- Buyer's premium. To increase revenues many auctioneers now add a buyer's premium to the total value an item has sold for, which can be represented as a flat fee or a percentage of the total value. For instance, if a desk sells for $200 and the buyer's premium is 10 percent, then the buyer must pay $220 for the desk, plus applicable taxes. As a rule of thumb, buyer's premiums are generally 5 to 10 percent of the total sales value of items purchased.
- Preview. A preview is the opportunity for bidders to inspect items before the sale. Larger sales generally have a preview day or half-day preview time anywhere from one week before the sale to the day of the sale; smaller sales generally have the preview an hour or two prior to the sale. Some auctioneers also list sale items on their Web sites for preview prior to sales. The purpose of the preview is to give bidders the opportunity to closely examine the items for condition and details prior to bidding.
- As-is. As the term suggests, when you purchase items at auctions as-is, where-is, these items are sold absent of any warranties. You get what you see, with no guarantee it will work or as to the overall condition.
- Lots. The term lot(s) has two meanings. First, every item being auctioned receives a number, which is referred to as a lot. Second, often a number of small items, such as hand tools, are grouped together in one lot and sold to the highest bidder. So a lot can be one item, or a number of items grouped together.
- Pick. When more than one identical item is being auctioned, such as six computer monitors of the same size and age, the first successful bidder will get to choose which one they want and how many they want at the same price. The buyer may choose to buy one, some, or all. He or she gets "The pick of the lot." The items not purchased by the first successful bidder are auctioned once more until all have sold, or the auctioneer has moved on to the next lot.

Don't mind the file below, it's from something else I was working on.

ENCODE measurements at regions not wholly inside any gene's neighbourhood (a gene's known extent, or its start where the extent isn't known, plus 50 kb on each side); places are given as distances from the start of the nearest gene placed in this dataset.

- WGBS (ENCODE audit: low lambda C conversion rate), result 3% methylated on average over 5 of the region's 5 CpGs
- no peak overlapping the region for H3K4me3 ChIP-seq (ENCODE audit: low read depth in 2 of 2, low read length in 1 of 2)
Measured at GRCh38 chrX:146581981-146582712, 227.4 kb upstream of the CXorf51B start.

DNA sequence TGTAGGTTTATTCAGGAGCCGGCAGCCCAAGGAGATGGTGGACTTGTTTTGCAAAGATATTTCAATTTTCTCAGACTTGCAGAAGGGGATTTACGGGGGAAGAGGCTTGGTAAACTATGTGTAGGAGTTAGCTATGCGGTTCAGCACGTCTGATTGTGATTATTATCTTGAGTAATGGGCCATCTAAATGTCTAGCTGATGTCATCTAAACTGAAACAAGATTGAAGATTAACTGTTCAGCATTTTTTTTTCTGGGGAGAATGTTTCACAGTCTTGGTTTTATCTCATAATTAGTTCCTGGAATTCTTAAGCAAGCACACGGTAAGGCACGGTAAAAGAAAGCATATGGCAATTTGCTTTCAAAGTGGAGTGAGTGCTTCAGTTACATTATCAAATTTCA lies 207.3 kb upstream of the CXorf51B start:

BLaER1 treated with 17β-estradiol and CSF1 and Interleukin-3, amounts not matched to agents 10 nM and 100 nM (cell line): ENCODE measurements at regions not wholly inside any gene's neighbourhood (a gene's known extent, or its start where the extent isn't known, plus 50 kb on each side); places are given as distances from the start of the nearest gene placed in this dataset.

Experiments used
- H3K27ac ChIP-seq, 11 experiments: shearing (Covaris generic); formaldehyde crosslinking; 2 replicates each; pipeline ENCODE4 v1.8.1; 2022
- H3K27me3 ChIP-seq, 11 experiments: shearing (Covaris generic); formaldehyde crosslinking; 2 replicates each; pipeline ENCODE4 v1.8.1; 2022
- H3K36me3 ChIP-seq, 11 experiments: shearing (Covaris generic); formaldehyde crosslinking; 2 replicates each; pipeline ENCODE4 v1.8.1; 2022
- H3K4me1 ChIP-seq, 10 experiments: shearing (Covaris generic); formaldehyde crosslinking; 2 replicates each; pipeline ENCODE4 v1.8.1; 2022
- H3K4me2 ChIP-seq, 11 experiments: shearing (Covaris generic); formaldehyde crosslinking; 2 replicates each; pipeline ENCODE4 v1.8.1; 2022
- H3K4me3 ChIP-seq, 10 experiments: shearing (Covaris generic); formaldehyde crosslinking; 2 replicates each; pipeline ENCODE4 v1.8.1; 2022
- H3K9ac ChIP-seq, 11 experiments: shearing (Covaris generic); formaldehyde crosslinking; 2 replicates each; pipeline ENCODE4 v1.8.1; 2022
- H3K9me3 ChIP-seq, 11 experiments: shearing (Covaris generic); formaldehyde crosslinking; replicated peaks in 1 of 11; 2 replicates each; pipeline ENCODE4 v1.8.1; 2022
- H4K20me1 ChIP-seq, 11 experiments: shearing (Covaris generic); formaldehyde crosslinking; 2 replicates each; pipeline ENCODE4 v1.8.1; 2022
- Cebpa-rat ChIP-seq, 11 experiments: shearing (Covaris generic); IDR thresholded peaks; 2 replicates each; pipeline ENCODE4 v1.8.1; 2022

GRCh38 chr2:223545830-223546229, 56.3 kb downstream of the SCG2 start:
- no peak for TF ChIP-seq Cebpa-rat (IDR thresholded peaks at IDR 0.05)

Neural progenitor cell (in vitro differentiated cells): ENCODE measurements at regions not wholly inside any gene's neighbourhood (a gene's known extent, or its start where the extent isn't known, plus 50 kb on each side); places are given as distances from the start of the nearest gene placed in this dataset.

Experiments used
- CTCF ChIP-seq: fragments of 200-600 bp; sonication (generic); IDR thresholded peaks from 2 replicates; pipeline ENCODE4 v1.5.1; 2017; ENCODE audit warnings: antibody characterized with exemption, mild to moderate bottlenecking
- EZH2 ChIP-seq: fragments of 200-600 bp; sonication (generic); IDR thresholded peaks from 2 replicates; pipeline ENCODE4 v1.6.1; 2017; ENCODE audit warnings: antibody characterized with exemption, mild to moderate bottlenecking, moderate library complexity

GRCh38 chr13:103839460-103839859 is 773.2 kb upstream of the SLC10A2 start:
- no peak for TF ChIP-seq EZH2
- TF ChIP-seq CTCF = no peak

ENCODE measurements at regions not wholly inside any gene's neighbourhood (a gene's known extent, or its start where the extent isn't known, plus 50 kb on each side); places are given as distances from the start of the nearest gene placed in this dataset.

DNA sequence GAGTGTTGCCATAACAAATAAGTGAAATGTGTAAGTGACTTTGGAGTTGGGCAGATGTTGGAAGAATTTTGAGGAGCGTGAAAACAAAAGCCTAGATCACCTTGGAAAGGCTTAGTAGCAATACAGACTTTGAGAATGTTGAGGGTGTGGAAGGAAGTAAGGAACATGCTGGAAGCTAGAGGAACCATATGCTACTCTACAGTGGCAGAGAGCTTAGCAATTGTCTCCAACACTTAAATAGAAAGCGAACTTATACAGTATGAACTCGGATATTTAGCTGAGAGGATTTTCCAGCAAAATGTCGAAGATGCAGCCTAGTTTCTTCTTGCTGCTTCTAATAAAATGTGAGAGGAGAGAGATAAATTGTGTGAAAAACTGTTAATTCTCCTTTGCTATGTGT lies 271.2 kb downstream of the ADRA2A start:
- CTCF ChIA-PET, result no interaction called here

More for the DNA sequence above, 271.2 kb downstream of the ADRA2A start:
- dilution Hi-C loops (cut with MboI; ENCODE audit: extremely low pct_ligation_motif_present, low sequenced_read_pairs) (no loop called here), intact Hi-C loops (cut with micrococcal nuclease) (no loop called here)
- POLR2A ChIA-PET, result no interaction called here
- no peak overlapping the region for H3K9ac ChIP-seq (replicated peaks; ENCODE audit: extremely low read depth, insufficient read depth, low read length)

Remember, the greatest auction-buying tip you will every get is simply this: Caveat emptor, which is Latin, meaning Let the buyer beware. Seldom are auction items covered by a warranty or guarantee of any kind. There are the occasional exceptions to the rule, but for the most part, you get what you buy. Therefore, the onus is on you and no one else to ensure that you know what you are buying, its condition, and its value before you make the bid. The following are a few indispensable tips for buying at auction sales:
- Go to the preview to inspect items of interest, and be sure to take your auction toolbox, which should include a flashlight, magnifying glass, camera, and mirror. These items will help you to properly examine an item to determine its condition before bidding. Also, recheck items you intend to bid on the day of the sale to ensure no damage occurred during the preview.
- Do your homework and know the value of what you want to purchase before bidding. Make sure to factor in all costs, including buyer's premiums, time, transportation, repair or alterations if required, plus a return on investment. You have to buy cheaply enough that you can add in all related expenses and still be able to resell the item(s) at a profit. It is a good idea to keep a logbook and list expenses for each individual sale, along with items purchased, and what they were later resold for.